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It’s Business as Usual for Angels

Well, you don’t have to go to Rancho Cucamonga to check out a minor league baseball operation anymore. Just hop over to the Big A, where Moe, Larry and Curly are trying to run a front office.

Following Buck Rodgers with Bobby Knoop and Marcel Lachemann is like following Pavarotti with Tiny Tim, or Ronald Reagan with George Bush. It’s like Smiley Burnette getting the girl, or Frosty the Snowman melting.

We haven’t felt this bad about a managerial firing since the Angels canned Bill Rigney.

William Shakespeare wrote, “The first thing we do, let’s kill all the lawyers.” We didn’t know he knew Richard Brown.

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ED HONECK and

STEVE ORTH

Orange

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Mike Downey almost had it right when he justly lambasted Bill Bavasi et al for the firing of Buck Rodgers. I am just a bit surprised, however, at his apparent astonishment regarding the Angel front office’s lack of reasons.

When dealing with incredibly inflated egos, Mr. Downey should know better than to question the motives of self-styled gods. Did we question why Gene Autry saw it proper to congratulate himself (or was it Jackie?) by retiring a number in his name? I mean, his is only the last of the original expansion teams of its era never to have won or even appear in a World Series.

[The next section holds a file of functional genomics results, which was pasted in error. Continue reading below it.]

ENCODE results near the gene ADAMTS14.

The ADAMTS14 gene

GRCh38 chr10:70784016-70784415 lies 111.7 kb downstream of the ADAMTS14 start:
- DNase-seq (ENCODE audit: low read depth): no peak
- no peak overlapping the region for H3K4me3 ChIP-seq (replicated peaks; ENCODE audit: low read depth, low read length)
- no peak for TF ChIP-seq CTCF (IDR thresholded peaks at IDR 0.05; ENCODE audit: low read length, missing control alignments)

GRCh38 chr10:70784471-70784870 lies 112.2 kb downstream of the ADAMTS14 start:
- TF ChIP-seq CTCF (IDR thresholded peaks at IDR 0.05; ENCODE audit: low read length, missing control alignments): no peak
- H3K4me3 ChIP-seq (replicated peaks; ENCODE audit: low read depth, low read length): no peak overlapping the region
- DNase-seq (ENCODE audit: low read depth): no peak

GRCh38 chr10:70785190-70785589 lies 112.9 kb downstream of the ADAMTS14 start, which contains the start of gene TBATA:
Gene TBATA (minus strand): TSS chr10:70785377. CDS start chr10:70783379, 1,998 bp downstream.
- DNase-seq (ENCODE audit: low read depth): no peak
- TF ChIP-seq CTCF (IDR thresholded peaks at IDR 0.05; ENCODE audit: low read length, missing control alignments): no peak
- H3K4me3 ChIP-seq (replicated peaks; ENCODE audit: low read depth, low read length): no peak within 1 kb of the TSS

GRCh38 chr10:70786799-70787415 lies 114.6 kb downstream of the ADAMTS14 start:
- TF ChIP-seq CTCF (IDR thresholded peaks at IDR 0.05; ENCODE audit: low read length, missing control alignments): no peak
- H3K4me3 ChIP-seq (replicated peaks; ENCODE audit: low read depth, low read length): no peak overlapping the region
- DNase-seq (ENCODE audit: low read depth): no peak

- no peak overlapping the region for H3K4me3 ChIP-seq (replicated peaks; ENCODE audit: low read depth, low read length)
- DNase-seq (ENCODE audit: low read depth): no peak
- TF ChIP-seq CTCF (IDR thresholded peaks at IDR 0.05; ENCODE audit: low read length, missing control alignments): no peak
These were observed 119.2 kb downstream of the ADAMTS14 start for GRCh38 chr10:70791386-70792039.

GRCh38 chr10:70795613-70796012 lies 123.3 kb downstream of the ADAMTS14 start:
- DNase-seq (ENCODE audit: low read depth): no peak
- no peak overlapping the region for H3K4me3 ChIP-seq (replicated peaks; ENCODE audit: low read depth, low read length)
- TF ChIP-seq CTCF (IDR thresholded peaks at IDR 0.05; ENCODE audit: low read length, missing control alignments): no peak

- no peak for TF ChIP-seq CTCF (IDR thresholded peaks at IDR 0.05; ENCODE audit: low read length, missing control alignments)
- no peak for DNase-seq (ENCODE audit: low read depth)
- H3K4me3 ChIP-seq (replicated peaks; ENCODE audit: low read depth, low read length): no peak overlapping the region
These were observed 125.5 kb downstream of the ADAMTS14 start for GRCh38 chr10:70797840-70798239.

My advice to the team is to stop spending so much time and money trying to buy immortality and injured goods and appreciate the true quality, however rare, of some of the players and coaches like Rodgers, even if he does open his mouth too much.

DANIEL ZIMMERMAN

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Los Angeles

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Regarding the firing of the Angels’ manager:

Diogenes, throw your lamp away. They found one and fired him. Thanks and good luck, Buck.

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ED LUCKOW

North Hills

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I don’t understand the shock and surprise surrounding the recent firing of Buck Rodgers. Anyone familiar with the history of this organization knows there has always been a lack of respect and loyalty shown the fans, managers and select veteran players by the Angel hierarchy.

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I would be interested in the computation of how much money could have been saved over the last 34 years had a couple of managers been given votes of confidence, rather than this embarrassing parade of hirings, contract extensions and firings.

I concur with Ross Newhan--a winning management team will only be assembled when the cowboy and his cowgirl gallop--not ride--into the sunset.

PATRICIA A. LUTGEN

Riverside

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